"All regions of mainland Portugal and the Autonomous Region of Madeira reported cases, of which 641 (77 percent) in the health region of Lisbon and Tagus Valley," said the DGS in the weekly update on the evolution of the disease in the country.

According to the health authority, until Wednesday, 831 cases were reported in SINAVEmed (National System of Epidemiological Surveillance), most of which belong to the age group between 30 and 39 years (44 percent).

According to data from the DGS, 99 percent of infections were registered in men (823), and eight cases were reported in women.

The DGS also advanced that the recent average of new confirmed cases of infection by the Monkeypox virus "corroborates the slowdown observed in the notification and, by approximation, of the transmission of the infection".

On 16 July, the vaccination of the first close contacts started and, until last Sunday, 400 people had been vaccinated, said the department led by Graça Freitas, mentioning that eligible contacts in the different regions of the country continue to be identified and oriented to this process.

From 1 January to 7 September, 54,707 confirmed cases and 397 probable cases of human infection by the VMPX virus were reported to the World Health Organisation in 102 countries, with 18 deaths recorded.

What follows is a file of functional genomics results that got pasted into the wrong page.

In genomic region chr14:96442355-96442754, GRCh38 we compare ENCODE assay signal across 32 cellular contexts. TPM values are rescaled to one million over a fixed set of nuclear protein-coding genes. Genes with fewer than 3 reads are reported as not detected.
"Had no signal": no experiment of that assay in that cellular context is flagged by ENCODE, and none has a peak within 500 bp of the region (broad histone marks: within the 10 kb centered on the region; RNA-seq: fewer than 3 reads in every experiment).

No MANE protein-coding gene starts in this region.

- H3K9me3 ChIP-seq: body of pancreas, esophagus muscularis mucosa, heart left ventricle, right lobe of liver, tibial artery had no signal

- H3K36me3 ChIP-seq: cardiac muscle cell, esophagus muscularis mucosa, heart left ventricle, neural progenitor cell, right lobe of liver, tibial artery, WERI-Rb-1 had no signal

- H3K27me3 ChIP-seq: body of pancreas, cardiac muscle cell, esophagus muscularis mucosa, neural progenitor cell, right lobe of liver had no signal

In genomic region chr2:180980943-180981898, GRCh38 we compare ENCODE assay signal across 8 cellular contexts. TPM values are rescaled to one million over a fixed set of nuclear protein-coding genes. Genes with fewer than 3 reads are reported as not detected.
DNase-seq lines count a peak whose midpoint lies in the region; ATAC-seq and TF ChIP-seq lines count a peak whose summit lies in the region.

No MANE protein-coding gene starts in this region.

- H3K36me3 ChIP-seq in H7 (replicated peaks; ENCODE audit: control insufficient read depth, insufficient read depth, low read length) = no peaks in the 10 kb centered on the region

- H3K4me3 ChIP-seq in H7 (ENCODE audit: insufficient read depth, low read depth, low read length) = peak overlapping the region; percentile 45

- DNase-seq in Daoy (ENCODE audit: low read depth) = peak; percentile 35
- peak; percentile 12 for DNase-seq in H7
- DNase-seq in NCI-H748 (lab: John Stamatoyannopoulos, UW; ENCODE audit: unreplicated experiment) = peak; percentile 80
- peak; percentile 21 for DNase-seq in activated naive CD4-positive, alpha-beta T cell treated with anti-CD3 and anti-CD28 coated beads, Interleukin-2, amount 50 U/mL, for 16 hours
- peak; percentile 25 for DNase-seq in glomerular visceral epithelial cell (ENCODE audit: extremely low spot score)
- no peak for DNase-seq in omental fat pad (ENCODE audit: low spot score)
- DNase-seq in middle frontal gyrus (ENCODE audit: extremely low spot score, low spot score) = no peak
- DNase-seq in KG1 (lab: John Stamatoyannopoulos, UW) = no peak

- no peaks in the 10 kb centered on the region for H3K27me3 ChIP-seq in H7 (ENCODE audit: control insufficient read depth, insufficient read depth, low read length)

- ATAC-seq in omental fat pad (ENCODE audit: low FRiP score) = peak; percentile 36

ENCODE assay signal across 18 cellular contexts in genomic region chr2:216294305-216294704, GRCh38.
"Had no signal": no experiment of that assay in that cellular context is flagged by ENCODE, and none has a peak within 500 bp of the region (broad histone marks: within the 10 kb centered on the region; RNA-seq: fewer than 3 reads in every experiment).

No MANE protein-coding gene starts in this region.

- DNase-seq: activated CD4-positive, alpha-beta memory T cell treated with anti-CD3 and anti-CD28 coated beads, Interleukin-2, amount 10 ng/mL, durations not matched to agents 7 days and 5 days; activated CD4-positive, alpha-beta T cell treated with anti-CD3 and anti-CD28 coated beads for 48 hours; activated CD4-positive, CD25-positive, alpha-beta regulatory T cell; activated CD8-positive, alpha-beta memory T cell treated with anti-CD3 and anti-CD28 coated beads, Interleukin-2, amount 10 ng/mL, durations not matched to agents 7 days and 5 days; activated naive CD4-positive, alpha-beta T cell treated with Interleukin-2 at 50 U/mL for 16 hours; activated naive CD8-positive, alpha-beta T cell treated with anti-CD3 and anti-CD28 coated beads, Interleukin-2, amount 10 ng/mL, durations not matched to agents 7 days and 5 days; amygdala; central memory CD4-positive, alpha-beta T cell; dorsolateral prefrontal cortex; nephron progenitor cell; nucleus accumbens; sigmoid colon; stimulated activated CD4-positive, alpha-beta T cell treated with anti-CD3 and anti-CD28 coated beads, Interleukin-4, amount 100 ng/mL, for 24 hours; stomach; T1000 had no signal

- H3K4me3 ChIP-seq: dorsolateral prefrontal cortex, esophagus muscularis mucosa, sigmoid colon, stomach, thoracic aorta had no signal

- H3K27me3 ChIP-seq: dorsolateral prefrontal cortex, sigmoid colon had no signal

According to data made available by the DGS, the number of new cases reported worldwide fell by 25.5 percent in the week of 29 August to 4 September, compared with the previous seven days.

The 10 countries with the highest number of cases are the United States (19,833), Spain (6,749), Brazil (5,525), France (3,646), Germany (3,505), the United Kingdom (3,484), Peru (1,724), Canada (1,289), the Netherlands (1,172) and Colombia (938), which together represent 87.5 percent of infections reported globally.

The most common symptoms of Monkeypox are fever, severe headache, muscle pain, backache, fatigue, enlarged lymph nodes with the progressive appearance of rashes affecting the skin and mucous membranes. A sick person ceases to be infectious only after complete healing and crusting of the dermatological lesions, a period that may possibly exceed four weeks.

Monkeypox virus is transmitted by close physical contact with lesions or body fluids, or by contact with contaminated material such as sheets, towels or personal utensils.